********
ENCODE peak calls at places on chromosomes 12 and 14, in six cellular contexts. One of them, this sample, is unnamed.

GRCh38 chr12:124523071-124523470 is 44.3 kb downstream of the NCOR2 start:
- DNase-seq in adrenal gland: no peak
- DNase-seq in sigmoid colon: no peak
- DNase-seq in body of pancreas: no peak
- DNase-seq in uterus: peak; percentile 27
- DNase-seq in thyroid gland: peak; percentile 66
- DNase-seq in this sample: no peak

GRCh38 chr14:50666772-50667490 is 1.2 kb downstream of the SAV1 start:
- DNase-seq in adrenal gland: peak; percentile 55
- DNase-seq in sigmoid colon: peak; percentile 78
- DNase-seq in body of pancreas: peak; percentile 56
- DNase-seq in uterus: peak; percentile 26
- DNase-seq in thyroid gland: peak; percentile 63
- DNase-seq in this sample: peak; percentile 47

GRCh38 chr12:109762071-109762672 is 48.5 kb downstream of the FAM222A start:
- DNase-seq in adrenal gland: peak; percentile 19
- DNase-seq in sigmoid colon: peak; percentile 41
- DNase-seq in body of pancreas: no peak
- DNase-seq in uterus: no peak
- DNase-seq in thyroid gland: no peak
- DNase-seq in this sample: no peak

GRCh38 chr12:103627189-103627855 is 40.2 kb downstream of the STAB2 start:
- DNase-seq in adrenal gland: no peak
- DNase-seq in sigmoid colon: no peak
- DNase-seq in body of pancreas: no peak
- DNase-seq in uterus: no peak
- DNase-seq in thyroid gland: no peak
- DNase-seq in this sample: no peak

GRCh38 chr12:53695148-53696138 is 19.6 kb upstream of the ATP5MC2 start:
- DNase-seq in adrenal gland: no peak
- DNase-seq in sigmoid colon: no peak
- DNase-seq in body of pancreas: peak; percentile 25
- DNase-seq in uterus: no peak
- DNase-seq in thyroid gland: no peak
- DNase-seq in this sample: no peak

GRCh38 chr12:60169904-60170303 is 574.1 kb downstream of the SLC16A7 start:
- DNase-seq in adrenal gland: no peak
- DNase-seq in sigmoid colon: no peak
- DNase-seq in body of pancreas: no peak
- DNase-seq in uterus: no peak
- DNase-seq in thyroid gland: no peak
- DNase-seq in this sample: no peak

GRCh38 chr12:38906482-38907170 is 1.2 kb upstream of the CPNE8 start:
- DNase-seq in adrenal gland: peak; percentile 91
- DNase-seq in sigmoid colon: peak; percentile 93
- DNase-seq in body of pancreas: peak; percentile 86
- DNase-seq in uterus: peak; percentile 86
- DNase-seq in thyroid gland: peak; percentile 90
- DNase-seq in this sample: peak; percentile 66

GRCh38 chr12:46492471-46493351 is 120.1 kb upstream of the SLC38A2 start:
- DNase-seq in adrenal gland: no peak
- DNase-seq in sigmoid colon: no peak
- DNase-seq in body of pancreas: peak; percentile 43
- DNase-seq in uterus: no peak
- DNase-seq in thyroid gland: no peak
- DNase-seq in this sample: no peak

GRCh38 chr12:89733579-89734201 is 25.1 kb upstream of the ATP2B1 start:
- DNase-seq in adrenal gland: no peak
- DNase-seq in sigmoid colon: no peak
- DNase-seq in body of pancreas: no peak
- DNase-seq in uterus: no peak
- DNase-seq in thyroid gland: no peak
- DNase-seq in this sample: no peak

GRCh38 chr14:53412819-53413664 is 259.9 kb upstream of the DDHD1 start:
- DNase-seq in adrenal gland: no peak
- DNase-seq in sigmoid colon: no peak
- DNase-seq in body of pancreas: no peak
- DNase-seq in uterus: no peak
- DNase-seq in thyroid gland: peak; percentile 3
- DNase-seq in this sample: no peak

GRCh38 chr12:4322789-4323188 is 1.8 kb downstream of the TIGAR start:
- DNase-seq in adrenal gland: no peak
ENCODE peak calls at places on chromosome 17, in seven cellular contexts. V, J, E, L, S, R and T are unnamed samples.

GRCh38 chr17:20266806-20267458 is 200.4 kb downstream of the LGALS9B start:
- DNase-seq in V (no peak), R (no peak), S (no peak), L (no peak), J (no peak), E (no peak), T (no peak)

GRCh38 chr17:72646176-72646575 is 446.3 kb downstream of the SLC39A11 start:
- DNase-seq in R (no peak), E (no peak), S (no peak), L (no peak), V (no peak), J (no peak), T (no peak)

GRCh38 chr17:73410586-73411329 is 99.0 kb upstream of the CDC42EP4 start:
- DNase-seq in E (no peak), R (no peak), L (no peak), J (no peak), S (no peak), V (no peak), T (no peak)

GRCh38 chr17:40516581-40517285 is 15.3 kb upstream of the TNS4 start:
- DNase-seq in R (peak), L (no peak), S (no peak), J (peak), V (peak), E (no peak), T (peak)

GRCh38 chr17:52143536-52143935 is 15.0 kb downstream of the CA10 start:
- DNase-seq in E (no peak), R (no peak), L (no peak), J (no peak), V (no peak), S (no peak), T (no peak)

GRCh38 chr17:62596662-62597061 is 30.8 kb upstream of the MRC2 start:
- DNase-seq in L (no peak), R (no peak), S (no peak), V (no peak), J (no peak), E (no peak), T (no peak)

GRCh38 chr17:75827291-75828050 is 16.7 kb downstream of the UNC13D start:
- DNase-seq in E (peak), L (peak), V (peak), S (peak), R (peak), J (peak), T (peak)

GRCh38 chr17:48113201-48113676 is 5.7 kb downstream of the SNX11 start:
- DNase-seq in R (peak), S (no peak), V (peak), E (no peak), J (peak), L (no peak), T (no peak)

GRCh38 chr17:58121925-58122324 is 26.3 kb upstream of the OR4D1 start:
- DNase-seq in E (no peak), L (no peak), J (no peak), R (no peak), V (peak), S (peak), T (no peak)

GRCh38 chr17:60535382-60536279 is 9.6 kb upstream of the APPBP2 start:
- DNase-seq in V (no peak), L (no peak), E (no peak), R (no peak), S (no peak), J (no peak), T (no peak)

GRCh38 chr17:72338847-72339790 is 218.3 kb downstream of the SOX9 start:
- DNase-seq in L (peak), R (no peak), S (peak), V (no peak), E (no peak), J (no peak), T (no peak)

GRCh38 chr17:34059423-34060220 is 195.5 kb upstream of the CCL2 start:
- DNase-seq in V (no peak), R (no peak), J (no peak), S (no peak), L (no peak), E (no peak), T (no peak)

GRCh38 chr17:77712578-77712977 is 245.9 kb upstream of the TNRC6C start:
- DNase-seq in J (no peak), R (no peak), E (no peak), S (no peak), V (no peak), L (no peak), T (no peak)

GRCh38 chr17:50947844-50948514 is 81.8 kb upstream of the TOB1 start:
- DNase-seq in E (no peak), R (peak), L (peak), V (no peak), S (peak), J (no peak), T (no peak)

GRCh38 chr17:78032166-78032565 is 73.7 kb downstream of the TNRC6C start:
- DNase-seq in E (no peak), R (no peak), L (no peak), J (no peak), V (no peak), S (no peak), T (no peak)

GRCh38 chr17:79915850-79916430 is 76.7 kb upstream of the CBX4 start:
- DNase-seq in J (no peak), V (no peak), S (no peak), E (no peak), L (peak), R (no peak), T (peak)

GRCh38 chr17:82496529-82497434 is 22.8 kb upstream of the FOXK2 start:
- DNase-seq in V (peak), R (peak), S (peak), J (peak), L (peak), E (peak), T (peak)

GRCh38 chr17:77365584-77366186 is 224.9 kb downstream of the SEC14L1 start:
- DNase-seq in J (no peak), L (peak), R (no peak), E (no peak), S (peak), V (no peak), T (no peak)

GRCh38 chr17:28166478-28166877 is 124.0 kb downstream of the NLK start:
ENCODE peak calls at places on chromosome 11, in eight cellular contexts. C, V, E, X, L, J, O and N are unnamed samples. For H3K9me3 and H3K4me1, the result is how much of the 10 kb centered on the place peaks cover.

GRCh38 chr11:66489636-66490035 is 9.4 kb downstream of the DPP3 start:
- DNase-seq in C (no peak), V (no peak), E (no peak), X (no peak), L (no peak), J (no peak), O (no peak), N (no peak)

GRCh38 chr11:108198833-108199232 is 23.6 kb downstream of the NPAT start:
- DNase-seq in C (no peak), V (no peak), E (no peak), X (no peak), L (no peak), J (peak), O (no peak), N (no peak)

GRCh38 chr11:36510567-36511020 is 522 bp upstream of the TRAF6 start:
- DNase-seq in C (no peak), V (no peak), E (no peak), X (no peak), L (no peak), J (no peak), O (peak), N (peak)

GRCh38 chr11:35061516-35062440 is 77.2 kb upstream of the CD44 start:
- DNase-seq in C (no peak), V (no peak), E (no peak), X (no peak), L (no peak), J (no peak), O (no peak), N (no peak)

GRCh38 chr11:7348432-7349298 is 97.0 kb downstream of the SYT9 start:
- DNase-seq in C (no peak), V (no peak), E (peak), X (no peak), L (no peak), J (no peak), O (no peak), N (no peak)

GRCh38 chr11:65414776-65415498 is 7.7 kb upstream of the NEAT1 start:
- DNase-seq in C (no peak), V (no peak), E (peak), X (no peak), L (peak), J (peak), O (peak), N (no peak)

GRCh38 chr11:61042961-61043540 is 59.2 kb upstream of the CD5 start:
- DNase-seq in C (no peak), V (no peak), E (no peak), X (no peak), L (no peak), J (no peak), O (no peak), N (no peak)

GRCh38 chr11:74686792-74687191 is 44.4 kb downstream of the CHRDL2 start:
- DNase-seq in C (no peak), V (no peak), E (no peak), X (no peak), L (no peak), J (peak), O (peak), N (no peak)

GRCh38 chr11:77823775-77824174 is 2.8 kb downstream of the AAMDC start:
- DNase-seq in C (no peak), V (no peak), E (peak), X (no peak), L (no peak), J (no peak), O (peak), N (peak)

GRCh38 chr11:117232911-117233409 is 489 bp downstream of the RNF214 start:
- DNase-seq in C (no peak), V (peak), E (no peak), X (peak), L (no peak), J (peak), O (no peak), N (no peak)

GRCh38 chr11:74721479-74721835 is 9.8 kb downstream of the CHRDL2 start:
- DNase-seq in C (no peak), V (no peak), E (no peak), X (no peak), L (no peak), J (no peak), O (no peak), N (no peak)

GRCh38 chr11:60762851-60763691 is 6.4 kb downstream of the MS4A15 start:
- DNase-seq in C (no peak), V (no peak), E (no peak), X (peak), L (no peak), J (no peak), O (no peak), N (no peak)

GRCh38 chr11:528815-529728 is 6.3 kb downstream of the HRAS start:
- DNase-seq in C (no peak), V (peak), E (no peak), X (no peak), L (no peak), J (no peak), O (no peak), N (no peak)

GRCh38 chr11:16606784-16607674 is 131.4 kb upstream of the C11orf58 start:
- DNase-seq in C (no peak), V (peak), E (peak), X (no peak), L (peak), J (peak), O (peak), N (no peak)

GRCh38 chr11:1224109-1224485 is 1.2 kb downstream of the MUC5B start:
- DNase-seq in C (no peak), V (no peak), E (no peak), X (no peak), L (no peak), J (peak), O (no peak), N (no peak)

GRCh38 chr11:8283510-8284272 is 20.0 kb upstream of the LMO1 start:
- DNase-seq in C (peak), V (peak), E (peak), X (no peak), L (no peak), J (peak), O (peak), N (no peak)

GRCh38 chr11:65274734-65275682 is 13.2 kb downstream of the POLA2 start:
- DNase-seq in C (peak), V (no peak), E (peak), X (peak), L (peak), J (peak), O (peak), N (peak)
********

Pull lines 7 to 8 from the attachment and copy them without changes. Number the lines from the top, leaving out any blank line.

- DNase-seq in thyroid gland: peak; percentile 66
- DNase-seq in this sample: no peak